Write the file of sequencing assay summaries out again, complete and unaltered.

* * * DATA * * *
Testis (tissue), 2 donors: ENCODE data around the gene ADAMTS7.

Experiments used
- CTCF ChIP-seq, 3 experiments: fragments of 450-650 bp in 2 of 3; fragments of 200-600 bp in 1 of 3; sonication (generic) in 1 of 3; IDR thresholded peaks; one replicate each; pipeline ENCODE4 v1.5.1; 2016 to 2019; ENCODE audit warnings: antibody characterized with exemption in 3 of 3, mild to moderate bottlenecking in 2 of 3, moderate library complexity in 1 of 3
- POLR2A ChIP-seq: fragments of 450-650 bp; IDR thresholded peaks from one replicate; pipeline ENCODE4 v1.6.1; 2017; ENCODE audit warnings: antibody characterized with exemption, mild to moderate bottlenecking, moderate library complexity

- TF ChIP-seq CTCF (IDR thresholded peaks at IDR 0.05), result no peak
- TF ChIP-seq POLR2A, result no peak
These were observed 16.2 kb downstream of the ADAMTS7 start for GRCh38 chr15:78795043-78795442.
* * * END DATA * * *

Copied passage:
Testis (tissue), 2 donors: ENCODE data around the gene ADAMTS7.

Experiments used
- CTCF ChIP-seq, 3 experiments: fragments of 450-650 bp in 2 of 3; fragments of 200-600 bp in 1 of 3; sonication (generic) in 1 of 3; IDR thresholded peaks; one replicate each; pipeline ENCODE4 v1.5.1; 2016 to 2019; ENCODE audit warnings: antibody characterized with exemption in 3 of 3, mild to moderate bottlenecking in 2 of 3, moderate library complexity in 1 of 3
- POLR2A ChIP-seq: fragments of 450-650 bp; IDR thresholded peaks from one replicate; pipeline ENCODE4 v1.6.1; 2017; ENCODE audit warnings: antibody characterized with exemption, mild to moderate bottlenecking, moderate library complexity

- TF ChIP-seq CTCF (IDR thresholded peaks at IDR 0.05), result no peak
- TF ChIP-seq POLR2A, result no peak
These were observed 16.2 kb downstream of the ADAMTS7 start for GRCh38 chr15:78795043-78795442.